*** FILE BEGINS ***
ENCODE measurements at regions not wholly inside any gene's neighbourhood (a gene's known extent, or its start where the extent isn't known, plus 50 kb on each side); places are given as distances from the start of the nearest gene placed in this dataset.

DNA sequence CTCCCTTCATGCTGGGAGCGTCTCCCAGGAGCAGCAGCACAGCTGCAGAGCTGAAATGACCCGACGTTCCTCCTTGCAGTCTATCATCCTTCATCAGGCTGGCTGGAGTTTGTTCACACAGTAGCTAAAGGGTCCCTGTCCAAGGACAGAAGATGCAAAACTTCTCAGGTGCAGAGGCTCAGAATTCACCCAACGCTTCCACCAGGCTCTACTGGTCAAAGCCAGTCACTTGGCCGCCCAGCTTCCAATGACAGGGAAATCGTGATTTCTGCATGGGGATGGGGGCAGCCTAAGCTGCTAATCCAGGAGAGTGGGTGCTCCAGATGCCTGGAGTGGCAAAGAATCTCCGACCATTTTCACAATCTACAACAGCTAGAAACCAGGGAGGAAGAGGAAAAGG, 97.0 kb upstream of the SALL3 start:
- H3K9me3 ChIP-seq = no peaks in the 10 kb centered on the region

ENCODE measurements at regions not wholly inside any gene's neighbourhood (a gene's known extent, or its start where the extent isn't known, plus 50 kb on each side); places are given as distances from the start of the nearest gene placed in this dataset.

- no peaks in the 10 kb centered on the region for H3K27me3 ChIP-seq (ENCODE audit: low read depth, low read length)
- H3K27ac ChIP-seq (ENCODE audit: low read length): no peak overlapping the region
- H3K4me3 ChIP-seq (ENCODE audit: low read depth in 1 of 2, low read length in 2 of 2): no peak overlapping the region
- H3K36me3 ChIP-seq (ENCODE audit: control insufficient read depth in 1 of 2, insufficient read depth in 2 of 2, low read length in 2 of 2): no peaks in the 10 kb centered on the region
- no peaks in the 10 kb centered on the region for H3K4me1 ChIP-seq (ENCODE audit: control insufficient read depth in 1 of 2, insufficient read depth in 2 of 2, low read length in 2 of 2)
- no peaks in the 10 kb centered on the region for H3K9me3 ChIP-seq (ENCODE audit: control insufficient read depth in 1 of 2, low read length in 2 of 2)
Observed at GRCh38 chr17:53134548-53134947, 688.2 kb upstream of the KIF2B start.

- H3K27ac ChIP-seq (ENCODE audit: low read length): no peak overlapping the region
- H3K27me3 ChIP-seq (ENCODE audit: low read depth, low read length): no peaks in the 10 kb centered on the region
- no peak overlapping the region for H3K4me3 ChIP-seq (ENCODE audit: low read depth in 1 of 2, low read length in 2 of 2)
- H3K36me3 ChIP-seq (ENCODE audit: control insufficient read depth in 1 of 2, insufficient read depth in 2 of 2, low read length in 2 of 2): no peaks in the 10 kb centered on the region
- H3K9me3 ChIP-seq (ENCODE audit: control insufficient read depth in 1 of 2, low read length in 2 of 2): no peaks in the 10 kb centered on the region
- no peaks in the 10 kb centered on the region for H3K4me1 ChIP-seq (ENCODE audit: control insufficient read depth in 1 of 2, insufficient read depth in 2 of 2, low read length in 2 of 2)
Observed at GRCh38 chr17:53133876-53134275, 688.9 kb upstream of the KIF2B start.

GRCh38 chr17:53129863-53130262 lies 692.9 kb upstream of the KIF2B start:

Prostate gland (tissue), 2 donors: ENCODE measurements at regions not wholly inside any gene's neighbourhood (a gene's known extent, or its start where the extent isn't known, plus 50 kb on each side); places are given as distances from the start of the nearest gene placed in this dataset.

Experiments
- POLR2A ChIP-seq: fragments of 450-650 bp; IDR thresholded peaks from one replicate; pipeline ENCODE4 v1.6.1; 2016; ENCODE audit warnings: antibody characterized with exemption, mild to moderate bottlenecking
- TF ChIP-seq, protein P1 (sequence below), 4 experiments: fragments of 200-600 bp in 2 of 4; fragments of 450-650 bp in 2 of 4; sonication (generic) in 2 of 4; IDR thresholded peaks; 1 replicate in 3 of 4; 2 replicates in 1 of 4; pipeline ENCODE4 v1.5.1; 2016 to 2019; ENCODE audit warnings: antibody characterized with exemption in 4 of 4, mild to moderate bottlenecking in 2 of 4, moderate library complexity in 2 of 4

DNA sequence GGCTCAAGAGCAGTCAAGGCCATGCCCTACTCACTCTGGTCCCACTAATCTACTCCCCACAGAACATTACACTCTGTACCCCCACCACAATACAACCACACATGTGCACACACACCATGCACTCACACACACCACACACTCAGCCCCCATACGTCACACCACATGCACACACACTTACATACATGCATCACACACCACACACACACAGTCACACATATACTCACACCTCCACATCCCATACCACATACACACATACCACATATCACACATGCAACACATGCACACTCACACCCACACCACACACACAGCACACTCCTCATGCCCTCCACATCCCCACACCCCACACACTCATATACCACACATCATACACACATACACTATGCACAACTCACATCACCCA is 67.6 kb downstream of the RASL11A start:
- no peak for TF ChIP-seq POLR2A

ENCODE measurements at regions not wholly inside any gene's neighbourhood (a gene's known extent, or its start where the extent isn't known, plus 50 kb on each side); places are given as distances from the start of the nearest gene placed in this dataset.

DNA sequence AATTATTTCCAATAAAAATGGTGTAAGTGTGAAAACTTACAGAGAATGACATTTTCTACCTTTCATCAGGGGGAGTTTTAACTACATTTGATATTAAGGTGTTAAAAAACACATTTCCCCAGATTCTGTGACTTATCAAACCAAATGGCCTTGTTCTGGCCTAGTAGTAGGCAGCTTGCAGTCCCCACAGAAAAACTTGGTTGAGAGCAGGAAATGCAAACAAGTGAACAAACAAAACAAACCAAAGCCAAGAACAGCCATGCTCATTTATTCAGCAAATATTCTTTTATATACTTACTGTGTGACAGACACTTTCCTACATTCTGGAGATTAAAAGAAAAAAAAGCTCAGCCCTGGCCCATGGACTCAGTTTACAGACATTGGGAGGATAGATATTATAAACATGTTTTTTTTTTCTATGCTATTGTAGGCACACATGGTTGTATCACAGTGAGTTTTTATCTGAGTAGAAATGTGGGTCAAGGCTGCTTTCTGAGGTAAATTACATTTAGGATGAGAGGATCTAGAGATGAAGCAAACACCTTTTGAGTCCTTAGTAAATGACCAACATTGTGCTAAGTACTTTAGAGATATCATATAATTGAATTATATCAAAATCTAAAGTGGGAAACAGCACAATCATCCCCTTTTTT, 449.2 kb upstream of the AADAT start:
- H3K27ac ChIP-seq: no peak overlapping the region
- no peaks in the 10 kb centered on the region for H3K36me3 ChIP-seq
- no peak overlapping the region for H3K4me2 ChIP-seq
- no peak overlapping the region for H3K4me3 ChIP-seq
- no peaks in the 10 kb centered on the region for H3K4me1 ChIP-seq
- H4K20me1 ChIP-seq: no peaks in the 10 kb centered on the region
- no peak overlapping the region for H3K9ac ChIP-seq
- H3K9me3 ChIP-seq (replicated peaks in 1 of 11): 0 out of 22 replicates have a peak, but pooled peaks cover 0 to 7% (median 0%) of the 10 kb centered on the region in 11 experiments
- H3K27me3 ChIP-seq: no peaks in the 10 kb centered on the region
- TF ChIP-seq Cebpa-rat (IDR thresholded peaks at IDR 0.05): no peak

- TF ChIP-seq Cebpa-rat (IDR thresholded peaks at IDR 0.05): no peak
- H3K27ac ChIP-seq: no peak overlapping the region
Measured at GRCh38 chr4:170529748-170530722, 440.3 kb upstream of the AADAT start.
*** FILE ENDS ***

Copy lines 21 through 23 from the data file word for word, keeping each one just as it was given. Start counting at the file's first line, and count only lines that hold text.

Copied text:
Experiments
- POLR2A ChIP-seq: fragments of 450-650 bp; IDR thresholded peaks from one replicate; pipeline ENCODE4 v1.6.1; 2016; ENCODE audit warnings: antibody characterized with exemption, mild to moderate bottlenecking
- TF ChIP-seq, protein P1 (sequence below), 4 experiments: fragments of 200-600 bp in 2 of 4; fragments of 450-650 bp in 2 of 4; sonication (generic) in 2 of 4; IDR thresholded peaks; 1 replicate in 3 of 4; 2 replicates in 1 of 4; pipeline ENCODE4 v1.5.1; 2016 to 2019; ENCODE audit warnings: antibody characterized with exemption in 4 of 4, mild to moderate bottlenecking in 2 of 4, moderate library complexity in 2 of 4